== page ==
Police in Swaziland fired water cannons and tear gas, beat people with batons and arrested activists to prevent pro-democracy protests Tuesday in sub-Saharan Africa's last absolute monarchy.
In recent weeks, an online campaign has tried to rally support for Tuesday's protests, which come exactly 38 years after the current Swazi king's father, King Sobhuza II, banned political parties and abandoned the country's constitution.
Simantele Mmema, spokeswoman for the Swaziland National Association of Teachers, said Tuesday that police fired water cannons and tear gas and beat people with their batons to disperse more than 1,000 workers who were singing and chanting peacefully in a teacher's training center in Manzini, the country's economic hub.
Police spokeswoman Wendy Hleta said she could not confirm police fired on protesters at the training center, but said police fired tear gas elsewhere in Manzini after people threw stones that injured two officers.
"The situation almost got out of control," Hleta said. "They were compelled to shoot tear gas canisters to disperse the crowd."
More than 150 Swazi police guarded a square where pro-democracy protesters had planned to demonstrate in Manzini. Outside the square, uniformed and plainclothes police kept watch on the streets in southern Africa's usually peaceful tiny mountain kingdom.
Swazi activists said police arrested nine labor and pro-democracy leaders Tuesday. With political parties banned, the labor movement has become a key platform for pro-democracy activists.
The U.S. Embassy said Swaziland's response raised concerns, and urged the government and protesters to exercise restraint.
"The U.S. calls on the government of Swaziland to respect the rights of all its citizens to freedom of assembly and freedom of expression, which are guaranteed by the Swazi constitution and by international human rights instruments," the embassy said in a statement.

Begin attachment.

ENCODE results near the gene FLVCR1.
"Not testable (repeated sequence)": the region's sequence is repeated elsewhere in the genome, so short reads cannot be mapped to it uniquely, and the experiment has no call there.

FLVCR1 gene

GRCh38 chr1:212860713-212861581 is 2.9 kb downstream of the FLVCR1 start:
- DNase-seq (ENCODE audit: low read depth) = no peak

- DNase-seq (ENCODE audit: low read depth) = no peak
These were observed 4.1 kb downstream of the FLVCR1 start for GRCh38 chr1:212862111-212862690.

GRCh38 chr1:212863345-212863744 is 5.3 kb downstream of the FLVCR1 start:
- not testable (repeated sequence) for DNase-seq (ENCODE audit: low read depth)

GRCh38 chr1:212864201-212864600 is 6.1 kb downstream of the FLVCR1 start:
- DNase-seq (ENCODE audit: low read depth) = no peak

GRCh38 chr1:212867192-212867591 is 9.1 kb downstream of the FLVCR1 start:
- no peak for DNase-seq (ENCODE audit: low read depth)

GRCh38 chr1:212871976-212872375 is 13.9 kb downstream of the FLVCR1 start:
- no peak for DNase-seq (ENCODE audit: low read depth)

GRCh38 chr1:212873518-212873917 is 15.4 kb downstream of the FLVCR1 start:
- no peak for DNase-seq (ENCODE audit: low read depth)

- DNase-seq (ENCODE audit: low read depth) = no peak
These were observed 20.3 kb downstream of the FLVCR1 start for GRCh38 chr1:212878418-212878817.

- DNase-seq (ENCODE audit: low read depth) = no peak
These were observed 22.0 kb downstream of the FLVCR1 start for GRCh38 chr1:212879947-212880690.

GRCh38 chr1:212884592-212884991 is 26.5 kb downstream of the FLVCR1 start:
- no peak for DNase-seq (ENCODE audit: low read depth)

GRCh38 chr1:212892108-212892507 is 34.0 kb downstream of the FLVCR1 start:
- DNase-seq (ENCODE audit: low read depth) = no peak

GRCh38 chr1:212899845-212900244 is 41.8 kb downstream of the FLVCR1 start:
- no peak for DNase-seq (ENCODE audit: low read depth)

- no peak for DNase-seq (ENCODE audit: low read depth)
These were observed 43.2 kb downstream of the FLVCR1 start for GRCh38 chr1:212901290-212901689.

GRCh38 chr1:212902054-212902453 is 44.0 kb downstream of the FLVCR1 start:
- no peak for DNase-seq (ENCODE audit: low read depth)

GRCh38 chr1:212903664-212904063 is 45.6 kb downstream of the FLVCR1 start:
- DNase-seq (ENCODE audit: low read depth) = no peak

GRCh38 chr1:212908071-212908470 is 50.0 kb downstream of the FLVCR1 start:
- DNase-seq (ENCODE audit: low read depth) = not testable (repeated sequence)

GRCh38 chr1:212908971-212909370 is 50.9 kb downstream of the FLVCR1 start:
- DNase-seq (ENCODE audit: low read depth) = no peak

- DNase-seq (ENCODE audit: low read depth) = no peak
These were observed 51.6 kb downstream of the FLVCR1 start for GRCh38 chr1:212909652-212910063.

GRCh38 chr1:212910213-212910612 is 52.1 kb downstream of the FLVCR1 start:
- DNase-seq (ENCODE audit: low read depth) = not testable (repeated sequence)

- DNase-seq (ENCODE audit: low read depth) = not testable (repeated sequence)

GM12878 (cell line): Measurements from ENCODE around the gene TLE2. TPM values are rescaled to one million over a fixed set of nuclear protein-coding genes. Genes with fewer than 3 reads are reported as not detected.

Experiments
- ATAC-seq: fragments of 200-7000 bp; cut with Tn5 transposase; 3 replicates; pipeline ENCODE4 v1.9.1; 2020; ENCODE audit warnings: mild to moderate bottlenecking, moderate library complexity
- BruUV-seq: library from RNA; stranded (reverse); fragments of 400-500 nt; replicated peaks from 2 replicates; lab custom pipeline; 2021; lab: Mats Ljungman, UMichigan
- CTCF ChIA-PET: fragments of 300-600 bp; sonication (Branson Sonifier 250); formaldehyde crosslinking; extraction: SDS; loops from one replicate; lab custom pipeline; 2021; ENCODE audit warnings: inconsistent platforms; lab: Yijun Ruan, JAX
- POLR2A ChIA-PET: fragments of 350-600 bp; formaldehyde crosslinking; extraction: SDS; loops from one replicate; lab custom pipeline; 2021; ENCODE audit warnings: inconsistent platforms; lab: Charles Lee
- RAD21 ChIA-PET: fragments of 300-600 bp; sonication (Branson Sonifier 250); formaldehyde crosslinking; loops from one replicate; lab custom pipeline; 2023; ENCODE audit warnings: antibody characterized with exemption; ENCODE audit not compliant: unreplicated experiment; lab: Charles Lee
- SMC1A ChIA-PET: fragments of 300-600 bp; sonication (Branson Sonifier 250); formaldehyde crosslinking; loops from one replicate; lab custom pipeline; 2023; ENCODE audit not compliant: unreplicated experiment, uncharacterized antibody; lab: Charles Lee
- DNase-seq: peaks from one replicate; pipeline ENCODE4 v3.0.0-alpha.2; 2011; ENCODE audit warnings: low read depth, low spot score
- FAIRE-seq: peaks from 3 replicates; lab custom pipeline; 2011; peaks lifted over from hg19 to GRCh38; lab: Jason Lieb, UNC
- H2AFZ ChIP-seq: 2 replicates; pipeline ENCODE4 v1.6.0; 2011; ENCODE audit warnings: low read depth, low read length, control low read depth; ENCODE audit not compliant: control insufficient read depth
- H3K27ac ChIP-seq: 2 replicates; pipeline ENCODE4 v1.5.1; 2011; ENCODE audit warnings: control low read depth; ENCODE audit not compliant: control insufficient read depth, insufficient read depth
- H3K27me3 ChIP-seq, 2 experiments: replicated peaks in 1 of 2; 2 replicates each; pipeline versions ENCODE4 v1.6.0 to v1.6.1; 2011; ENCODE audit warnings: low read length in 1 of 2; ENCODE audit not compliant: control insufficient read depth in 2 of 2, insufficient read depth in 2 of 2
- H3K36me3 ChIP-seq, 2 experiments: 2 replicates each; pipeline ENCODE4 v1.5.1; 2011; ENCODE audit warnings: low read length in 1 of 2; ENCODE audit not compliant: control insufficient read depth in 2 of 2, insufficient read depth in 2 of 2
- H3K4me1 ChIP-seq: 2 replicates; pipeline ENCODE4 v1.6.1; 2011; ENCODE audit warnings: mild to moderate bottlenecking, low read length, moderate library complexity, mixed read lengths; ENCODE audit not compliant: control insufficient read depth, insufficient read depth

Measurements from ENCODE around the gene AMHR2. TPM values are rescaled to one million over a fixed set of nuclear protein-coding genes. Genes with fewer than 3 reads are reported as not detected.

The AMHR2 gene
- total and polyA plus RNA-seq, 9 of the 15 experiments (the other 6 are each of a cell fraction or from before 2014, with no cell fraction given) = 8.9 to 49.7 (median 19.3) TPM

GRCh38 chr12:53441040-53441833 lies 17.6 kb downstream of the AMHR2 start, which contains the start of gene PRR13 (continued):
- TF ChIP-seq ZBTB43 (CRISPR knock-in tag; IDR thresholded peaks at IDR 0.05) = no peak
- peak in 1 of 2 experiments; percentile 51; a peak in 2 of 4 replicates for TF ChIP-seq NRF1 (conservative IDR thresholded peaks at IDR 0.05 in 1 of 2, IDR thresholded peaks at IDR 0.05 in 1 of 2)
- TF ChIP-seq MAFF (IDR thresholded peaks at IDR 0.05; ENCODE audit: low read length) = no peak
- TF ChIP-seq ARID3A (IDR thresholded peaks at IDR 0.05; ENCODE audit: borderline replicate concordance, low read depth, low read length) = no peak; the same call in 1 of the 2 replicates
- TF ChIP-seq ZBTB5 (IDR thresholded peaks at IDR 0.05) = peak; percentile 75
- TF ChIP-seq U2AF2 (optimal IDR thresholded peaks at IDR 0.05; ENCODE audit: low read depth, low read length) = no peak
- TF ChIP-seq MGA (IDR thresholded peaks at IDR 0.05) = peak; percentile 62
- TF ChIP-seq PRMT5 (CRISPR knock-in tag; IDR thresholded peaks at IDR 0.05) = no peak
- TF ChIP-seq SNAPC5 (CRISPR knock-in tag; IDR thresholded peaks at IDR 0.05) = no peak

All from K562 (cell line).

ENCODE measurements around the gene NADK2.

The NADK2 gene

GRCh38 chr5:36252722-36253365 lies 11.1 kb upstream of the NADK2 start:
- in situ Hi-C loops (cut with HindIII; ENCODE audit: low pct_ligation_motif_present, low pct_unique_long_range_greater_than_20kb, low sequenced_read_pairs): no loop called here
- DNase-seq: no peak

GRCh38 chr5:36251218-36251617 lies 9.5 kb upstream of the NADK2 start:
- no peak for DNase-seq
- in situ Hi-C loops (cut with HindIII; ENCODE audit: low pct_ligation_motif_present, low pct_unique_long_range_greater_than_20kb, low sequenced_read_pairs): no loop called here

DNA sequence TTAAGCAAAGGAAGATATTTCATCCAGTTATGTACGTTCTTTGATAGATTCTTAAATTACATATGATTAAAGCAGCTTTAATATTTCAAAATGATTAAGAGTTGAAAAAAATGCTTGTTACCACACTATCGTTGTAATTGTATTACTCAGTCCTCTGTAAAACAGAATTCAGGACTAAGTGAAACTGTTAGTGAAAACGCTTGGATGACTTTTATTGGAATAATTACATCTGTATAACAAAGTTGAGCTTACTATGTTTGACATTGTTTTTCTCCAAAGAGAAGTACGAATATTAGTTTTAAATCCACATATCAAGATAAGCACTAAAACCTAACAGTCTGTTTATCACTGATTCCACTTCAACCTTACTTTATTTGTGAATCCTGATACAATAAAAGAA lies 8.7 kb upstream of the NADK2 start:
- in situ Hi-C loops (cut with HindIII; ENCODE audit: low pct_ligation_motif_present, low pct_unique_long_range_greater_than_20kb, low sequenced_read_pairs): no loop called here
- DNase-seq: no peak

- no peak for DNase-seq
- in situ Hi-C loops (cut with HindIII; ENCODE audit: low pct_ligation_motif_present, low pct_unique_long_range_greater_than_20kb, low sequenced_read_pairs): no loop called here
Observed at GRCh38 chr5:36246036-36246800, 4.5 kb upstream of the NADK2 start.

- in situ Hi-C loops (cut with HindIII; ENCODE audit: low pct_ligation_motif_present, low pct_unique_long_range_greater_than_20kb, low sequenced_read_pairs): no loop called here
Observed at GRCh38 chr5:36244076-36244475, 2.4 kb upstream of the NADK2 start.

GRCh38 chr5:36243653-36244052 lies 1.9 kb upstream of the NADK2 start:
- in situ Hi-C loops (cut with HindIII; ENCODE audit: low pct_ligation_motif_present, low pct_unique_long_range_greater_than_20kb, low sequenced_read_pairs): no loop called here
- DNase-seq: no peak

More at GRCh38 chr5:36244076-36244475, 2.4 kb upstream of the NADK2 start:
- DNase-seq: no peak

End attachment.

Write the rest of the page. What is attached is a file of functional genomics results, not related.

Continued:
Protest organizer Mary da Silva, who was released after being held in custody Tuesday, said police used "unnecessary amounts of force" to detain her. The Swaziland Democracy Campaign said da Silva is undergoing a medical checkup to determine the extent of her injuries.
Hleta, the police spokeswoman, said the union leaders were being questioned over threats to overthrow the government they allegedly made to foreign media.
Thuli Makama, director of the Swaziland Legal Assistance Center, said police are blocking people and buses from traveling between towns.
"They are in every corner of the country," she said.
Activists said police were also barring students at the University of Swaziland from leaving the campus.
Several reporters were detained and released Tuesday and prevented from reporting on the protests. Police spokeswoman Hleta said foreign journalists were prevented from working because they did not have accreditation.
Activists said Swaziland's pro-democracy protests were inspired by demonstrations in North Africa, where protesters in places like Egypt and Libya demanded their longtime leaders step down.
An anti-monarchy movement has gained momentum since the government declared a budget crisis and proposed freezing civil service wages. But many Swazis revere the monarchy, even if they differ with the current king, portrayed by activists as autocratic and uncaring in a country suffering high rates of poverty and AIDS.
Associated Press writer Jenny Gross contributed to this report from Johannesburg.